Leeds has some of the best cocktail bars in the country but it is often overshadowed by places like London and Edinburgh. An event next week aims to change all that… Neil Hudson reports.
It’s 30 years since Tom Cruise shone a light onto the humble world of the cocktail bartender and who knew it could be so dramatic? Yet the flamingo of the drinks world remains as popular as it ever was.
These days,when bar owners want to pull in the crowds, they talk of ‘instagram happy cocktails’ - brightly plumed, often deliberately overcomplicated concoctions (possibly involving dry ice) which will soar on social media and do wonders for their bar.
For decades, cocktails have been targeted at women, the ethos being, if you attract them, men will follow and hey presto, your bar will be busy.
On June 1 & 2, Leeds Town Hall will host Cocktails in the City, an event which is being supported by no fewer than 18 of the city’s bars and restaurants and sponsored by some big names, including online drinks vendor 31Dover.com and Disaronno.
There will be a number of innovative events over the two days. For example, how do you fancy sampling sparkling Martinis in the clock tower of Leeds Town Hall? There’s also a cocktail-based three-course tasting menu, courtesy of Pintura. If that doesn’t open your umbrella, there’s a chance to learn how to make your own espresso Martinis at home with a masterclass from cocktail expert Stephanie Rainbow. You’ll never have to go out again!
Dariush Afshar Haghighi, 28, is one half of a cocktail centred collective which is aiming to put Leeds on the mixology map. Together with business partner, Filippos Filippopoulos, he runs The Watermark, which aims to offer help to existing and upcoming bartenders, giving them access to top of the line equipment and the time and space they need to develop and perfect both old and new recipes.
He said: “The thing about cocktails is that, if you have an interesting drink in your hand, one than looks amazing, people notice it from across the room. Cocktails have always been popular but now there’s a lot more detail involved. So, a lot of the processes which you would find in the kitchen of a chef, we now also use, such as to extract the flavours from certain ingredients we use to make the cocktails.”
It’s this attention to detail, this finesse, which has helped make cocktail bars some of the most popular in the city. Dariush cut his teeth at The Alchemist in Leeds, where he was head bartender, before moving down to London with the same company and eventually back to Leeds, where he was latterly head of development.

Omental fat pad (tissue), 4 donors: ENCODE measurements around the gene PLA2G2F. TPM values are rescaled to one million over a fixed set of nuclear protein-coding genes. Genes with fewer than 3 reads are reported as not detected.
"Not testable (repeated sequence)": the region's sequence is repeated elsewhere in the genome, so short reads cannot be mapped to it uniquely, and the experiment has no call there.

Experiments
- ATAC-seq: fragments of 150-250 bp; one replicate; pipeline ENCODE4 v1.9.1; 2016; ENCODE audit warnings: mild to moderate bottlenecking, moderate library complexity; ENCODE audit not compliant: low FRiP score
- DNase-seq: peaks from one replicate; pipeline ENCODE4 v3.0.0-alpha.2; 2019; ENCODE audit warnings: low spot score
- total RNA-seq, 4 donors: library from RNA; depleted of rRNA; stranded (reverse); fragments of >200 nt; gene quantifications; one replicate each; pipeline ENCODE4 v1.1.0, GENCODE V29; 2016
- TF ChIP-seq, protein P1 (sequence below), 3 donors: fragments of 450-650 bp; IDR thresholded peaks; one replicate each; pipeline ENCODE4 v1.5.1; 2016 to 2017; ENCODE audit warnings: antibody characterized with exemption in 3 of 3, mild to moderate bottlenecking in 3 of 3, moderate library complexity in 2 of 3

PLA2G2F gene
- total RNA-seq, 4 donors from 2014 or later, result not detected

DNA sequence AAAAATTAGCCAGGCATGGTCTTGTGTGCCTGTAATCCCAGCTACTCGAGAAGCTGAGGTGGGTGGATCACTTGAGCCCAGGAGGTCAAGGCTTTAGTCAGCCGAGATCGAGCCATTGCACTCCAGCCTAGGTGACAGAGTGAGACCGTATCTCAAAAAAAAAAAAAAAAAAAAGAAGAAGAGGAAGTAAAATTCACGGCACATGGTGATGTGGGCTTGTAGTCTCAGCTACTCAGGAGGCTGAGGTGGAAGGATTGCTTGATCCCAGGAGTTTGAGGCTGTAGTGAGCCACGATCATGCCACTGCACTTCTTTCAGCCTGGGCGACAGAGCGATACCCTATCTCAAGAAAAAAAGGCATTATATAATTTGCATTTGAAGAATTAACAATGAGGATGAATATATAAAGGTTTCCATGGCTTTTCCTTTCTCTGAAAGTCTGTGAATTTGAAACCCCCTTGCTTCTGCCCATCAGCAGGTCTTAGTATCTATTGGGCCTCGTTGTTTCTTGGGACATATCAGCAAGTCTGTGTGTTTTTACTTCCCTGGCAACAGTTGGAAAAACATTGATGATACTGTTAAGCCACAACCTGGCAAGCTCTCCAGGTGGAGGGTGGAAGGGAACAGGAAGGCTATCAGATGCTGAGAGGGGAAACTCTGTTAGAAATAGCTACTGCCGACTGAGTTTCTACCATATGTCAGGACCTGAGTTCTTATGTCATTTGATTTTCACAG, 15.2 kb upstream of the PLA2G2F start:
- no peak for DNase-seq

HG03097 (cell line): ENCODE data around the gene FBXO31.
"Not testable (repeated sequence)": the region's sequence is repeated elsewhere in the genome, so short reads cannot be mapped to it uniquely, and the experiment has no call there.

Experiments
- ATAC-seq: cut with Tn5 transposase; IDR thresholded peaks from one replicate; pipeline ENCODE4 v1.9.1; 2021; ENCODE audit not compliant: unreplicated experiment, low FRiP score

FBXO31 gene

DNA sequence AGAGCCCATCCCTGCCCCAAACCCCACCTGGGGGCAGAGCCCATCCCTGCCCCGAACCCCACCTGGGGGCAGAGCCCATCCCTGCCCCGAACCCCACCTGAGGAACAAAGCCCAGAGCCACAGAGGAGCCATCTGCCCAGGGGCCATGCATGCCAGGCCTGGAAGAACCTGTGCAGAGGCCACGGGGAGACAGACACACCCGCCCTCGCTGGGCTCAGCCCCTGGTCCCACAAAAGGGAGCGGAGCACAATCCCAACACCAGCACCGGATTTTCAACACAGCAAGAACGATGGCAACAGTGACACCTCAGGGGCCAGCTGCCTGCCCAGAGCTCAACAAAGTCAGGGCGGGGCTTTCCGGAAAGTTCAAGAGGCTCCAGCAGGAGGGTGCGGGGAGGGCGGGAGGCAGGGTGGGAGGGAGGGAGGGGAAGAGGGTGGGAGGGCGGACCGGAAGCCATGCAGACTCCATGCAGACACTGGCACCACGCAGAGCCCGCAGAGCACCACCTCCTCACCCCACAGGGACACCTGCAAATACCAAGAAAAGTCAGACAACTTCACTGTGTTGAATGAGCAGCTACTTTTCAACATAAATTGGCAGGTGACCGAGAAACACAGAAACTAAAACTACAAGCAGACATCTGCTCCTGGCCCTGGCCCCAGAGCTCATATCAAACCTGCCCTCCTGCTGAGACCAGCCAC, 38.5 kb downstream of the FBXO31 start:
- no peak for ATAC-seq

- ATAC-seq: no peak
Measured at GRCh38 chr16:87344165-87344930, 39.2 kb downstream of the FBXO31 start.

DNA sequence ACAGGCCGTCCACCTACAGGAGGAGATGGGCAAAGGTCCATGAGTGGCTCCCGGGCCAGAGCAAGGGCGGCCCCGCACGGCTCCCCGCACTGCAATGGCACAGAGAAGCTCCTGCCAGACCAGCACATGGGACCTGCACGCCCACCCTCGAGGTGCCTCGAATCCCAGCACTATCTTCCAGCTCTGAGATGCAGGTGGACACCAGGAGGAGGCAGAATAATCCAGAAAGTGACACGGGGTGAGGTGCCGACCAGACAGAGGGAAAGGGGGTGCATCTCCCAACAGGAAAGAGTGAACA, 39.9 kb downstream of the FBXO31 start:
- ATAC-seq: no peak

“There are some really innovative bars and bartenders here in Leeds and we want to enable them to develop their skills and just to shout about the city a bit more. A lot of the time, talented bartenders will start in a place like Leeds but then have to go elsewhere, to London and even abroad, to make a name for themselves. London and Edinburgh often steal the limelight and that’s not saying they don’t have good bars, it’s just that Leeds also has some of the best bars in the world.”
At present, Dariush works three days at Epicurus: Death & Taxes, Cross Belgrave Street but regularly opens his personal kitchen at his home in Beeston to bartenders from across the city.
He adds: “Cocktails have always been fashionable. They are an alternative for people who don’t necessarily like hard liquor, they are by design very accessible and that’s also a social thing. What we are interested in is enabling bartenders across the city to develop their creative skills.”
Eighteen of the cities leading bars will be popping up to showcase a new range of signature drinks drawing ideas from ingredients, places, events and people that have made Yorkshire and the city of Leeds famous around the world.
The bar line up brings together the diverse drinking experience on offer in Leeds, from glamorous rooftops to chic restaurant bars, secret speakeasies to party bars. Cocktails in the City aims to bring them all within sipping distance of each other.
Manachain Monaghan, 28, from Below Stairs, South Parade, which opened in January, has taken the mindset of cocktail making to another level, consulting with a behavioural psychologist in a bid to remove what he calls “work triggers” from the bar area. It’s all about tweaking things to affect the mood of the place, such as the height of tables, levels of sound, colours and aromas.
“The idea is that when you come in, you won’t be reminded of work. So, there’s no white paper, no glaring screens, we even cut half an inch off some of the chair legs, so they are not the same as office chairs. It’s tiny details and possibly most people won’t notice that we’ve done that but the overall effect will be it feels more relaxing.”
Manachain, who used to run Monk Cocktail Bar, Buxton, adds: “I’m looking forward to the event, we have some really talented bartenders here on our team and I think it’s just about getting the word out a bit more. Cocktails are wonderful in that they are so creative. You can have an idea and within a matter of minutes, you can see that in your hand. In the same way that people go out for a fine dining experience… sometimes you will just want a burger and a beer but then on other occasions, you want something that’s a bit more thought through and is more aesthetically pleasing and cocktails are the equivalent of that.”
A full line up of bars and brands to be confirmed shortly but will include:
Lost and Found
The Maven Bar
Vice and Virtue
Tickets are £15 and includes a welcome cocktail worth £6.50
Friday June 1: 6pm-11pm
Saturday June 2: 3pm-11pm
More information on experiences, bars and brands can be found at: www.cocktailsinthecity.com